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Dear powerman,

almost all has been said so far in response to your valuable posting, but one point is missing.

print "Howdy, world!\n";

is one reason why people code in perl, which is really two, as expressed elsewhere:

  • you can babble in perl, drawl, jargonize, extemporize, speak volumes, drone, singsong, ad-lib, or eloquently express yourself with mastery; and
  • as the saying goes, "perl is the language to get your job done before your boss fires you." Corollary: "you do a good job as long as it's worth doing it well" (something like this is in the first Camel Book).
Your way of speaking seems like trying to lay down the law.

Another reason for coding perl is aptly demonstrated by

$=[!print$=]=!map{$==$=[$#z]+=$=[@z]/@z,($=[@z]%=1+$#z--).=0}@z=@=for@ +==(1)x pop
which snippet calculates the Euler constant (1st argument is number of digits - credit is due to a wizard on the #perlgolf irc channel (not me :-)).

Another way goes like this:

use HTTP::Cache::Transparent (); use LWP::Simple qw(get); use Compress::Zlib (); HTTP::Cache::Transparent::init({BasePath => "/tmp/http-cache-transpare +nt-$>"}); my $gzipped = get ""; my $quotes = Compress::Zlib::memGunzip($gzipped); my @quotes = split /\n%%\n/, $quotes; print $quotes[rand @quotes], "\n";

Yet another splendid way of writing perl are the gems Erudil has posted.

A flavour of perl coding which I particularly like and greatly admire is Lingua::Romana::Perligata --

#! /usr/local/bin/perl -w use Lingua::Romana::Perligata; adnota Illud Cribrum Eratothenis maximum tum val inquementum tum biguttam tum stadium egresso scribe. vestibulo perlegementum da meo maximo . maximum tum novumversum egresso scribe. da II tum maximum conscribementa meis listis. dum damentum nexto listis decapitamentum fac sic lista sic hoc tum nextum recidementum cis vannementa da listis. + next tum biguttam tum stadium tum nextum tum novumversum scribe egresso. cis

With these examples I'm trying to mark (some) cornerstones of what perl is, and all of these are good uses of perl and splendid ways to make life interesting.

Ah, and don't let us forget the Acme namespace - that's all more Monty Python than any so-called python (scnr).

<update why="the point">
None of these coding examples are in any way meant to be reliable in other sense than "if it ain't broke, don't fix it".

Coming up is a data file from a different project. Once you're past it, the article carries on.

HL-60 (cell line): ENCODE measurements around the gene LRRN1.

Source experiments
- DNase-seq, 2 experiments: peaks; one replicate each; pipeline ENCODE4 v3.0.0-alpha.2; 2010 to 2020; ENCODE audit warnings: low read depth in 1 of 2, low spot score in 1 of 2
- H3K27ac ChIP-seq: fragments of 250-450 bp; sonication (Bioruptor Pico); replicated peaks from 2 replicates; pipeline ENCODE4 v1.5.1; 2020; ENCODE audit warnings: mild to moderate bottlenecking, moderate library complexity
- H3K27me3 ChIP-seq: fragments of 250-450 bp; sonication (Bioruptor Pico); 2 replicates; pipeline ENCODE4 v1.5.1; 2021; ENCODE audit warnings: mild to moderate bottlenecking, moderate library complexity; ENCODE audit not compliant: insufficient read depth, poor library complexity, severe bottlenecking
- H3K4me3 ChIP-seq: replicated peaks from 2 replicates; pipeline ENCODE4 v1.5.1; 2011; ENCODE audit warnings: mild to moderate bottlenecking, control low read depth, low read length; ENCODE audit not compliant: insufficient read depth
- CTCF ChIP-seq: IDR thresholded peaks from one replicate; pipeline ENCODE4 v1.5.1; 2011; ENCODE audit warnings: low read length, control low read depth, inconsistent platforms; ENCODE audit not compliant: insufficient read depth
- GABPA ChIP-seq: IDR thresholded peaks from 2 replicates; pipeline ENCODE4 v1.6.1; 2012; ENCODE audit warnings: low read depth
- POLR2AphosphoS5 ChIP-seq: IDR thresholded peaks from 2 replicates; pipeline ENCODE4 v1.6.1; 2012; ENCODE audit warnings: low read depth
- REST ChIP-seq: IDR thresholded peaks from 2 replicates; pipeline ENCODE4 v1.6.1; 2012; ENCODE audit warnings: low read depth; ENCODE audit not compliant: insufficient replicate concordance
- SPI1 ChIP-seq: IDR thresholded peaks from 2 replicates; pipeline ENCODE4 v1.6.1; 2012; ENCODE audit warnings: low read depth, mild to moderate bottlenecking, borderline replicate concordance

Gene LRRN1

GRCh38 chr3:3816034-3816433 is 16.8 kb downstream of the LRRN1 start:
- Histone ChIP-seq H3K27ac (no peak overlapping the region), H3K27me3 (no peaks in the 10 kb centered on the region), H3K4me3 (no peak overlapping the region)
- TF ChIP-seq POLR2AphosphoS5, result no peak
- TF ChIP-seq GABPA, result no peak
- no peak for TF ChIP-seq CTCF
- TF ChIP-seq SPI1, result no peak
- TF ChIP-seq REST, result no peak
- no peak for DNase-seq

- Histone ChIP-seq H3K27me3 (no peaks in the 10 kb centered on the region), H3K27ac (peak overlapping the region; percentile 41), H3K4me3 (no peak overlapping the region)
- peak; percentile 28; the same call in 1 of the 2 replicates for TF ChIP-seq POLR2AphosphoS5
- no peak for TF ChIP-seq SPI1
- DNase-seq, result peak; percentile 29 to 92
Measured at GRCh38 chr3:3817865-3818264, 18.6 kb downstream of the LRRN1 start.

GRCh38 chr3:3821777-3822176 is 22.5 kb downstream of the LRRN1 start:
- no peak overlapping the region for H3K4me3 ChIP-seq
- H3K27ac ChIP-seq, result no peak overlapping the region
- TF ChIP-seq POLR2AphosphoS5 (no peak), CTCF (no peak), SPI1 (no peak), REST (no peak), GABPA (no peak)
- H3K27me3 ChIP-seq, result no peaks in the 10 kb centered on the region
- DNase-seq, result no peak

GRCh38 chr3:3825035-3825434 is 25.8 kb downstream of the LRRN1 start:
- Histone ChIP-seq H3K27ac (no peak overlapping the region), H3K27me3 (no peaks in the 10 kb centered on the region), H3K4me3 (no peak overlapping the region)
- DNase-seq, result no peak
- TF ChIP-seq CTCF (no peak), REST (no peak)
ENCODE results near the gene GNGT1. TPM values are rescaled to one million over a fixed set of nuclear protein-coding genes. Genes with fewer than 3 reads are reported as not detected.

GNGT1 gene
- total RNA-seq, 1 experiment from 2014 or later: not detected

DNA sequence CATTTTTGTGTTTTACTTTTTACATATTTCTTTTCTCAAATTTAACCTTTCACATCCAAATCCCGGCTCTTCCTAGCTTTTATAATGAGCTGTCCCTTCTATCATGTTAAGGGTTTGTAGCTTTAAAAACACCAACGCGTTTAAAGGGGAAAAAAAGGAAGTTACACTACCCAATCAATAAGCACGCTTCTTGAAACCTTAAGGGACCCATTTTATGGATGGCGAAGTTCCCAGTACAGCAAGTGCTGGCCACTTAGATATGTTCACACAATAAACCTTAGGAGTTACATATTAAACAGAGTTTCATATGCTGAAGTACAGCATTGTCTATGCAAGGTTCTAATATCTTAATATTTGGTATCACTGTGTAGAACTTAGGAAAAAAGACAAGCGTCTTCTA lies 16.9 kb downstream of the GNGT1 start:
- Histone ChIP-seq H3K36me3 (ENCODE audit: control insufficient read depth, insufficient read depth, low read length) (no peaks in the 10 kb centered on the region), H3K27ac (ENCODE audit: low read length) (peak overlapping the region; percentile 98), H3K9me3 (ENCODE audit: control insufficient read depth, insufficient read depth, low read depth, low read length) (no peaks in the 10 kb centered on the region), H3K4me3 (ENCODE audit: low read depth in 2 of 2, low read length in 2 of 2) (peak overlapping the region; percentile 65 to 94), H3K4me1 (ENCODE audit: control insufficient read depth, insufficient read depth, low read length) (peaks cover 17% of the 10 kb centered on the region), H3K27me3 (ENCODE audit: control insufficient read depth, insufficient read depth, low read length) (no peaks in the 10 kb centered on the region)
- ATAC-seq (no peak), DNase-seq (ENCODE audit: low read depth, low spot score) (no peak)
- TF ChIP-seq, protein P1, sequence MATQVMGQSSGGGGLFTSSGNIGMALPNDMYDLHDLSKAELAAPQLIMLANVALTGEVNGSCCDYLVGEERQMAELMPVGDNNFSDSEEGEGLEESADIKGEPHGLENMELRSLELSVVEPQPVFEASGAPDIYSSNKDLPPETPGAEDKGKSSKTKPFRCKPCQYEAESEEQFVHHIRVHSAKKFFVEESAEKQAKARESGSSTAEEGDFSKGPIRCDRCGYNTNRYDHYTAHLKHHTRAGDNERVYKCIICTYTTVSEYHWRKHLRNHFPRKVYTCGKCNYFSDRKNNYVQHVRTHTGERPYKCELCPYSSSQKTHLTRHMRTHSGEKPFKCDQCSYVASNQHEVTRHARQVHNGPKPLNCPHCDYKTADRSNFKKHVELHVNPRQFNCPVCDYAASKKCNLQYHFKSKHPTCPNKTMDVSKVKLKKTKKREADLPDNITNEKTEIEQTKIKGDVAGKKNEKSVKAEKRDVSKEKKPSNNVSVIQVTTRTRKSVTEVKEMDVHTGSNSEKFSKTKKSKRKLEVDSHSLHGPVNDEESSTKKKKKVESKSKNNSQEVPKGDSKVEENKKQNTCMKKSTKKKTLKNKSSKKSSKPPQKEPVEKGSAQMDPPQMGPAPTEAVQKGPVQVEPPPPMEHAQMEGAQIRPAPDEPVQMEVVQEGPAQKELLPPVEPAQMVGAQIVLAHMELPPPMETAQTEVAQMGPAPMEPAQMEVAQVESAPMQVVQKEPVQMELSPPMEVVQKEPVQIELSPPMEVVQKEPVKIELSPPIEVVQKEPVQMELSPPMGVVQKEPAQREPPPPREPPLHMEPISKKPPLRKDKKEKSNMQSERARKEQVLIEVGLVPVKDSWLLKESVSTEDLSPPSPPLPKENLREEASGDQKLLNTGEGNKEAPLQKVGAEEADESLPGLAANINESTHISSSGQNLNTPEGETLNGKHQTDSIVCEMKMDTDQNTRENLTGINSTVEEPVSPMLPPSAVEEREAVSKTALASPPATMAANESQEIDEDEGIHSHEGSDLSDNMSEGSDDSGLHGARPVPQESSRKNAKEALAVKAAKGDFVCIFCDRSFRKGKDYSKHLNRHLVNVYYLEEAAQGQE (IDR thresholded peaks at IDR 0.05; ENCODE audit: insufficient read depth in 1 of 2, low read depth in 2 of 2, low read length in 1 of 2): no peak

I've upvoted your post, partly because it does adress a valid concern, partly because it rouses a good discussion, and partly because it's good if from time to time a pilgrim comes back to the monastery to shout

at the fellow monks sitting at the table. I hope you'll not loose your harsh tone and your engagement in the quest (feel free to set up the domain - it's untaken at the moment - to publish the Carat weight of CPAN modules you come across :-), but don't go down the wrong way, don't end up like Jorge of Burgos who died poisoned by his own wrath.

Anyways - if you want really reliable code - you probably shouldn't use perl at all. Perl comes with all the ambiguities natural languages have. You should take the right tool for that, C perhaps, or assembler, and scrutinize the libraries your code uses, the underlying OS and the chips that OS runs on.

Last thing - CPAN isn't a holy cow at all. It's more aptly described as an ecosystem - there are so many interdependencies of modules, which reliably infest each others with parasites, pollution, bugs and even sudden death, cot death... there's no way to stand that but with the firm belief in your own open eyes, skill, and the good intent of your fellow coders.

Your good intent is highly welcome .


_($_=" "x(1<<5)."?\n".q·/)Oo.  G°\        /
                              /\_¯/(q    /
----------------------------  \__(m.====·.(_("always off the crowd"))."·
");sub _{s./.($e="'Itrs `mnsgdq Gdbj O`qkdq")=~y/"-y/#-z/;$e.e && print}

In reply to Re: Reliable software OR Is CPAN the sacred cow by shmem
in thread Reliable software: SOLVED (was: Reliable software OR Is CPAN the sacred cow) by powerman

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